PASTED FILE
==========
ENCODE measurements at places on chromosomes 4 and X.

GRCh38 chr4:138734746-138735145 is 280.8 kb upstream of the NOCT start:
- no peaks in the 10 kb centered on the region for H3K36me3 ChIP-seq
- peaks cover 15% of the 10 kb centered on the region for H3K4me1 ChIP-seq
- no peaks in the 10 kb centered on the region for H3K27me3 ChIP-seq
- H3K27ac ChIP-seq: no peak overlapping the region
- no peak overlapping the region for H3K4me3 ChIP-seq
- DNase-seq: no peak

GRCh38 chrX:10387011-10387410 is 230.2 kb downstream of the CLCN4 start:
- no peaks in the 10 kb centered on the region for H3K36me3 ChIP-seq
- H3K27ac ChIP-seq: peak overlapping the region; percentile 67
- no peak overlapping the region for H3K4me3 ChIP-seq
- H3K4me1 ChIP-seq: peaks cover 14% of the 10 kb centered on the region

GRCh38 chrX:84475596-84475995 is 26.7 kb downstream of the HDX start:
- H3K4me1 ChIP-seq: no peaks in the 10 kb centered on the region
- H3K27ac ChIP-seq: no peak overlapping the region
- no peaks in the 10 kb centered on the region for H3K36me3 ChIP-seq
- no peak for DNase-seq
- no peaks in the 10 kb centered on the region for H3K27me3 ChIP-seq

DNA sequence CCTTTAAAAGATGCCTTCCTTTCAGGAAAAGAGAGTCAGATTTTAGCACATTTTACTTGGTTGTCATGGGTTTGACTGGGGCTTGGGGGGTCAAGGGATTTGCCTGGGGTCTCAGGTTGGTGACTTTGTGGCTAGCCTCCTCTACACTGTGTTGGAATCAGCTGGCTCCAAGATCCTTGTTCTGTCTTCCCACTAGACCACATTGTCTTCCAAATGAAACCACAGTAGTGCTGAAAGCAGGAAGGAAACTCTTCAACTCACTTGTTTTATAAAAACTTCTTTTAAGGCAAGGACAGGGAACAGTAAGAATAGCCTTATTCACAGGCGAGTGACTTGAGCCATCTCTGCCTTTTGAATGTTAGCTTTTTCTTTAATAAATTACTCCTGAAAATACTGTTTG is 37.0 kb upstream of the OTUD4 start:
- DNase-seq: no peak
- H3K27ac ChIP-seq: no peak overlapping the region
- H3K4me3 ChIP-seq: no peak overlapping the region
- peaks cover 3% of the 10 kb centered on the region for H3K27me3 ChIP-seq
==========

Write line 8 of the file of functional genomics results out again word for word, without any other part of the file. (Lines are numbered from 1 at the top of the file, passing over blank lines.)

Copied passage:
- DNase-seq: no peak